Jump to Main Content
Effectiveness of Liquid Soap and Hand Sanitizer against Norwalk Virus on Contaminated Hands
- Liu, Pengbo, Yuen, Yvonne, Hsiao, Hui-Mien, Jaykus, Lee-Ann, Moe, Christine
- Applied and environmental microbiology 2010 v.76 no.2 pp. 394-399
- Norwalk virus, cell culture, complementary DNA, disinfectants, disinfection, ethanol, hands, humans, materials testing, new products, pathogens, polymerase chain reaction, ribonucleases, sanitizers, soaps, sodium hypochlorite, viruses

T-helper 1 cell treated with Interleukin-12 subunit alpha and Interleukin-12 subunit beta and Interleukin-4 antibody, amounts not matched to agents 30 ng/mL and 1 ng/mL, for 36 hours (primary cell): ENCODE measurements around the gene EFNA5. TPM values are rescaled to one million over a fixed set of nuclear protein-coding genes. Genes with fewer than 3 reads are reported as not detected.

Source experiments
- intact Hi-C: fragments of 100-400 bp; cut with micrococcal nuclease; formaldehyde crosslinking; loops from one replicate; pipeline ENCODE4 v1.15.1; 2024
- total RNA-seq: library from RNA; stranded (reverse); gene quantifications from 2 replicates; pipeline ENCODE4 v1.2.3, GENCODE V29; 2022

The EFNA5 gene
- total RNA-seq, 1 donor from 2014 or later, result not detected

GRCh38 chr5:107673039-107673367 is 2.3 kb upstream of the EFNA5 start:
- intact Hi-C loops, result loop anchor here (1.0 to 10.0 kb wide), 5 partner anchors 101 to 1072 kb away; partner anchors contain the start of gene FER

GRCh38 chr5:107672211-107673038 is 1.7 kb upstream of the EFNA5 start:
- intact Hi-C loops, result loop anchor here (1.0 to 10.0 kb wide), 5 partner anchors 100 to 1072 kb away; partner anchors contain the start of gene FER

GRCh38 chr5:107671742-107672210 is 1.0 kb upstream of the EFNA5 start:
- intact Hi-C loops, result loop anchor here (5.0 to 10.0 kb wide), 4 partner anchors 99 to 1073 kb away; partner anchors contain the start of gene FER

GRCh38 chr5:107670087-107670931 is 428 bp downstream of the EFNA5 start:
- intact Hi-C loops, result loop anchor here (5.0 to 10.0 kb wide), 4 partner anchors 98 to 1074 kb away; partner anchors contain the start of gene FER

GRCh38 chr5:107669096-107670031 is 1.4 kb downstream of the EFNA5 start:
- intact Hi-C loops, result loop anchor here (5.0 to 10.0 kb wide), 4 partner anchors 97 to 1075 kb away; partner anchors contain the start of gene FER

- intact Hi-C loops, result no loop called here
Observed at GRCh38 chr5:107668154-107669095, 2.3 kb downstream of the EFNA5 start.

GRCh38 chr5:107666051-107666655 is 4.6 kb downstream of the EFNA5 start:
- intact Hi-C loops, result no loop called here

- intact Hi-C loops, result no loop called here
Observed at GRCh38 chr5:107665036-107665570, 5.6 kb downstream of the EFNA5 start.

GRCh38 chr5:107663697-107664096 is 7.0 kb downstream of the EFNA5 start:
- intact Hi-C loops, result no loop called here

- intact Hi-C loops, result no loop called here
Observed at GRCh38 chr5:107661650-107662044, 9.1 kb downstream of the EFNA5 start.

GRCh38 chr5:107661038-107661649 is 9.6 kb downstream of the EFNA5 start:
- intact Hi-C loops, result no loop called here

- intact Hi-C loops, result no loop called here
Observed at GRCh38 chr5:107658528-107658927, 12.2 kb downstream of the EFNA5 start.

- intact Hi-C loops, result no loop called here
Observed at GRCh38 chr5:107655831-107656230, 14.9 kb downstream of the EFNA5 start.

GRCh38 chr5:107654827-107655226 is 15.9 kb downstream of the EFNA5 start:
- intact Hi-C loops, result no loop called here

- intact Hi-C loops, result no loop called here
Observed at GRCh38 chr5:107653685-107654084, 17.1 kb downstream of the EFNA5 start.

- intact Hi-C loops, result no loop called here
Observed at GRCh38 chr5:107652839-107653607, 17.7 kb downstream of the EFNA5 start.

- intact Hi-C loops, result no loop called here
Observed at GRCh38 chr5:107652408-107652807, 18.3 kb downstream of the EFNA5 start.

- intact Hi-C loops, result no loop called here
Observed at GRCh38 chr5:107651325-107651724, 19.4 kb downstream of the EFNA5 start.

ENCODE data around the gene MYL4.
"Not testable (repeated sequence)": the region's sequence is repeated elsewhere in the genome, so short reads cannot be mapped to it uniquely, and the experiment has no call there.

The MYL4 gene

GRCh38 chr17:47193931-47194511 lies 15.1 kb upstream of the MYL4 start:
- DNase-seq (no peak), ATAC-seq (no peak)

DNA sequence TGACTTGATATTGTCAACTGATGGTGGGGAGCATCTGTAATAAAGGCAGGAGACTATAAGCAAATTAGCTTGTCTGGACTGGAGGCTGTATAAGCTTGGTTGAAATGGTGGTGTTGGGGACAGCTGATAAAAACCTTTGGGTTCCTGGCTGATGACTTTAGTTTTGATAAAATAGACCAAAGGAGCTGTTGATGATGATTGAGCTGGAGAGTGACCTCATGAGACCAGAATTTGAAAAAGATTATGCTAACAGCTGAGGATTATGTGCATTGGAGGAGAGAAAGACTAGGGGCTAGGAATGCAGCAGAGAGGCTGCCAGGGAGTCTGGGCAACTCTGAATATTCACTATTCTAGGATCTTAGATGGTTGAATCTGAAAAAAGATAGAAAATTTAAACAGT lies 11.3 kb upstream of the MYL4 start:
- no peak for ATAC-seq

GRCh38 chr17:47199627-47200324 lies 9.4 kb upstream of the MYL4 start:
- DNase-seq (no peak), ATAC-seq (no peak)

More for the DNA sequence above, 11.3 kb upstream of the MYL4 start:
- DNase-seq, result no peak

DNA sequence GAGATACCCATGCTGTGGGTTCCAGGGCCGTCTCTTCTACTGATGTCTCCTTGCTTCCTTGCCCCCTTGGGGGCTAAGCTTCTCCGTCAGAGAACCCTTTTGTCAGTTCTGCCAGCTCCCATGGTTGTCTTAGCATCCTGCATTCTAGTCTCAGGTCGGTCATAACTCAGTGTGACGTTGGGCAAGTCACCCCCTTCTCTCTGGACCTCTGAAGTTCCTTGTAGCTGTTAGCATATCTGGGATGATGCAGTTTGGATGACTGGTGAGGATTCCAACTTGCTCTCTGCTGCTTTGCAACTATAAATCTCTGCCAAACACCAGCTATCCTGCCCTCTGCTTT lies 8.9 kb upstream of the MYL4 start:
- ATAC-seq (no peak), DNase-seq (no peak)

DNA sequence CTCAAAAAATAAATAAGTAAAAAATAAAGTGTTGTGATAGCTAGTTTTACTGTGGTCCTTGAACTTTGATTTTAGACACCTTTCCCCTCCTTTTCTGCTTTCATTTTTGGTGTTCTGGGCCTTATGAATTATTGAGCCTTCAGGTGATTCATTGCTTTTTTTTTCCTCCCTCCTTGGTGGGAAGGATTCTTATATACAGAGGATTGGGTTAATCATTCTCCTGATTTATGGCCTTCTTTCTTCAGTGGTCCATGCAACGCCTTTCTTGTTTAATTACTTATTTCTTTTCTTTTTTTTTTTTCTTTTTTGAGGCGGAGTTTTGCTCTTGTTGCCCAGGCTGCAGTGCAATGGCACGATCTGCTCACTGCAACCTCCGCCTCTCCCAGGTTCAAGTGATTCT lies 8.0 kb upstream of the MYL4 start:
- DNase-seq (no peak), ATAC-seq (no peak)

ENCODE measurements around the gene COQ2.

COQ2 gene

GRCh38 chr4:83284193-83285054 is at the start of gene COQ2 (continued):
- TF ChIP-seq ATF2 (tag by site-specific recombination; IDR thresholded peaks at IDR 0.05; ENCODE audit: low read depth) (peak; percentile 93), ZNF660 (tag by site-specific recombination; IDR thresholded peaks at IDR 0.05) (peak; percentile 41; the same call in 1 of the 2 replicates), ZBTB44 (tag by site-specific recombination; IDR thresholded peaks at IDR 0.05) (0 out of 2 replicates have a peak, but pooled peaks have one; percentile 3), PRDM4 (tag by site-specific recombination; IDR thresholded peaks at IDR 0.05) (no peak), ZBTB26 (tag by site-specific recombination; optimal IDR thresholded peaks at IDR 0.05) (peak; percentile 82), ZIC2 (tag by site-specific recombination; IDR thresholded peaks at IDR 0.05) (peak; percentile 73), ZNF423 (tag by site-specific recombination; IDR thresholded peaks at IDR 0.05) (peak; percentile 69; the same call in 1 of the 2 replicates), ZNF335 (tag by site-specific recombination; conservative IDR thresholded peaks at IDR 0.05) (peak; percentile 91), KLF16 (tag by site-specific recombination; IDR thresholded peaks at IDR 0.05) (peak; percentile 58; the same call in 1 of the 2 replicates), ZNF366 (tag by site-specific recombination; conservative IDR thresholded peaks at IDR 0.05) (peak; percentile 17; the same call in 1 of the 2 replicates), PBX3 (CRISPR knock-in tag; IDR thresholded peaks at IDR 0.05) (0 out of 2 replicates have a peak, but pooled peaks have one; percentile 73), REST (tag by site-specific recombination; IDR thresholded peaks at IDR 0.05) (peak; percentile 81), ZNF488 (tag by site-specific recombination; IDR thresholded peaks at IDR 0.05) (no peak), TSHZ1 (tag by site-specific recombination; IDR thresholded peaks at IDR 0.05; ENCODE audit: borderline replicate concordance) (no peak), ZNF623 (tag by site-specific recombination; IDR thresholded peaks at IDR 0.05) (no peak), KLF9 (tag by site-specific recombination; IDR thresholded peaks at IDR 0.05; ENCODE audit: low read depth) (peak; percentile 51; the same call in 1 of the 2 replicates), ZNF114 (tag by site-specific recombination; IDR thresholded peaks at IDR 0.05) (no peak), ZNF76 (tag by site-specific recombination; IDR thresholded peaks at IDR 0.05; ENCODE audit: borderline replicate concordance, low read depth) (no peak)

- Disinfection is an essential measure for interrupting human norovirus (HuNoV) transmission, but it is difficult to evaluate the efficacy of disinfectants due to the absence of a practicable cell culture system for these viruses. The purpose of this study was to screen sodium hypochlorite and ethanol for efficacy against Norwalk virus (NV) and expand the studies to evaluate the efficacy of antibacterial liquid soap and alcohol-based hand sanitizer for the inactivation of NV on human finger pads. Samples were tested by real-time reverse transcription-quantitative PCR (RT-qPCR) both with and without a prior RNase treatment. In suspension assay, sodium hypochlorite concentrations of ≥160 ppm effectively eliminated RT-qPCR detection signal, while ethanol, regardless of concentration, was relatively ineffective, giving at most a 0.5 log₁₀ reduction in genomic copies of NV cDNA. Using the American Society for Testing and Materials (ASTM) standard finger pad method and a modification thereof (with rubbing), we observed the greatest reduction in genomic copies of NV cDNA with the antibacterial liquid soap treatment (0.67 to 1.20 log₁₀ reduction) and water rinse only (0.58 to 1.58 log₁₀ reduction). The alcohol-based hand sanitizer was relatively ineffective, reducing the genomic copies of NV cDNA by only 0.14 to 0.34 log₁₀ compared to baseline. Although the concentrations of genomic copies of NV cDNA were consistently lower on finger pad eluates pretreated with RNase compared to those without prior RNase treatment, these differences were not statistically significant. Despite the promise of alcohol-based sanitizers for the control of pathogen transmission, they may be relatively ineffective against the HuNoV, reinforcing the need to develop and evaluate new products against this important group of viruses.